In order to help improve the effectiveness of birth control education programs, a film "It Couldn't Happen to Me" was produced focusing on the psychological motives involved in the non-use of birth control among teenagers. Preliminary evaluation of the film took place with five sample groups: high school students, university students, nursing students, health educators, and Planned Parenthood workers. Survey results indicate that the film is relevant for each of these groups. Pre and posttest measures of the attitudes of the university and nursing samples indicate that the film makes viewers more aware of the psychological factors involved in the non-use of birth control.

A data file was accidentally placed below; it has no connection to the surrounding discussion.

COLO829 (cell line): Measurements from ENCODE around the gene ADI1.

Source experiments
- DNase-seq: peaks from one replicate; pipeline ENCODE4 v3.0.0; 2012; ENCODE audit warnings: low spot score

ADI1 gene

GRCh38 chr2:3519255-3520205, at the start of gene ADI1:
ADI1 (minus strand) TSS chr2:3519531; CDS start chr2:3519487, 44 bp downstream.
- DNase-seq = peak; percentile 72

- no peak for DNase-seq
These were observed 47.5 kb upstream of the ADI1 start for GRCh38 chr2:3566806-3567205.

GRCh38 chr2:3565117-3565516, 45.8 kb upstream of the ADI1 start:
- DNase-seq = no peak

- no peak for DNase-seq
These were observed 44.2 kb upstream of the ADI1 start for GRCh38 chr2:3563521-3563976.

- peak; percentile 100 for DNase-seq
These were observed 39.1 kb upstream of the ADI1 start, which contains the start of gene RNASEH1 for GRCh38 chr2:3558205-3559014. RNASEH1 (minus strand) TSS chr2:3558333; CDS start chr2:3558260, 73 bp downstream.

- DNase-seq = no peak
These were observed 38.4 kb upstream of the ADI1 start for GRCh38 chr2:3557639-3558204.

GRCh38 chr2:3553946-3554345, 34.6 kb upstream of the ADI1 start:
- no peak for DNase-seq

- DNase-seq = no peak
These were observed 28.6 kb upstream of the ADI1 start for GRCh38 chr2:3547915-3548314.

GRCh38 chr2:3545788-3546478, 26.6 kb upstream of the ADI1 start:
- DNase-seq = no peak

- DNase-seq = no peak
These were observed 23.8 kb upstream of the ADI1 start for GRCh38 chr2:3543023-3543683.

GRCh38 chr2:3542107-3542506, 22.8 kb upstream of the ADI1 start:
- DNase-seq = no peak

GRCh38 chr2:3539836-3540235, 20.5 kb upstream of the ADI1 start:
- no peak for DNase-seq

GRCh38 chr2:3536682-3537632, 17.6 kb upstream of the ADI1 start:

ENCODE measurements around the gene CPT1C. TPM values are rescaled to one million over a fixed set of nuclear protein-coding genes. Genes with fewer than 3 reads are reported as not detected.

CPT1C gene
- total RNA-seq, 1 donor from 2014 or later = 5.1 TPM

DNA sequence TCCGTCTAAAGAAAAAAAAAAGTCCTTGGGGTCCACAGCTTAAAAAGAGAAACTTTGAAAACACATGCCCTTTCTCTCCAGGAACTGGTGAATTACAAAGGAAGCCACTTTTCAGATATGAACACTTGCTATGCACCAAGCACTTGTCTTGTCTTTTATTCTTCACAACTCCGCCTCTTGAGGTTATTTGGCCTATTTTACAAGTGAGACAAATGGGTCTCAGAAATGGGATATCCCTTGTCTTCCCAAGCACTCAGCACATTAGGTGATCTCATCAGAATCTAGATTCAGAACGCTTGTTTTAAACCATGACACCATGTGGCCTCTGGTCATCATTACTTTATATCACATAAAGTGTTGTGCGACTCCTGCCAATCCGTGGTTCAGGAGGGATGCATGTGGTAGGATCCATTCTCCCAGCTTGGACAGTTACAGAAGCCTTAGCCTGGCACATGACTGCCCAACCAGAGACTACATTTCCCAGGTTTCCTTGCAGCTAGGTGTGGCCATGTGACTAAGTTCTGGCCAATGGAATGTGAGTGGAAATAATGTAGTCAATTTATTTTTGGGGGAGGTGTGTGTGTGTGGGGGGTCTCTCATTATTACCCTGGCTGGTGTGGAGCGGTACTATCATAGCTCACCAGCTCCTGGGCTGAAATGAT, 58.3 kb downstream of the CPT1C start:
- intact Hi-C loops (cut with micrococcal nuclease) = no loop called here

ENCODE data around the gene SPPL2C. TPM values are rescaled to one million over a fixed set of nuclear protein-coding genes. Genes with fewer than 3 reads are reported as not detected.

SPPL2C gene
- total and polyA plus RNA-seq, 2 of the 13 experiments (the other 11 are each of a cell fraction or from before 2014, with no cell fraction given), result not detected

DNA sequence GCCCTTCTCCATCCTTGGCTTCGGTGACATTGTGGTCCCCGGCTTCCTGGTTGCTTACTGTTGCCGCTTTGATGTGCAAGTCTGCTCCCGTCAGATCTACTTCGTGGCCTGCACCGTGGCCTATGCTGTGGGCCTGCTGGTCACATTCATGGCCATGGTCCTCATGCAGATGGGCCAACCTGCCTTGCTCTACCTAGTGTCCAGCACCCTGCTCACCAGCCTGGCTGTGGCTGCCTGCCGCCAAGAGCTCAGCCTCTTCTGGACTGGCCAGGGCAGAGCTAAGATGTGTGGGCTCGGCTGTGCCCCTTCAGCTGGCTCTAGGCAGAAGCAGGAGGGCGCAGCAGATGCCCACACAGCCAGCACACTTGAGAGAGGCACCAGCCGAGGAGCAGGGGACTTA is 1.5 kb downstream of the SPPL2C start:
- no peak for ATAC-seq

PIP: A film entitled, "It Couldn't Happen to Me" was produced, focusing on the psychological motives involved in the nonuse of birth control among teenagers. The film was then shown to and evaluated by 5 sample groups in Ontario, Canada: 1) 166 high school students in grades 11-13; 2, 57 university students taking a second-year course in a Department of Family Studies; 3) 39 second-year student nurses; 4) 19 representatives attending a Provincial Planned Parenthood Conference; and 5) 34 health educators attending a 1-week sex education workshop at a university. All the groups indicated that the film was relevant for presenting real situations to them openly and honestly. However, pretest and posttest measures show that some attitudes remained unaffected by the film. 84% of the respondents rejected the notion that increased moral standards would decrease adolescent pregnancy rates, and 90% agreed that any girl is entitled to information and help. Also, as the goal of not becoming pregnant can presuppose the act of premarital intercourse, competition arises for values such as the belief in virginity at marriage. Also, 80% of the respondents agreed with the statement concerning fear of going to a doctor or druggist out of fear of discovery. Thus, while this film should make viewers more aware of the psychological factors involved in nonuse of birth control, health educators should consider the discrepancies of values in planning future interventions.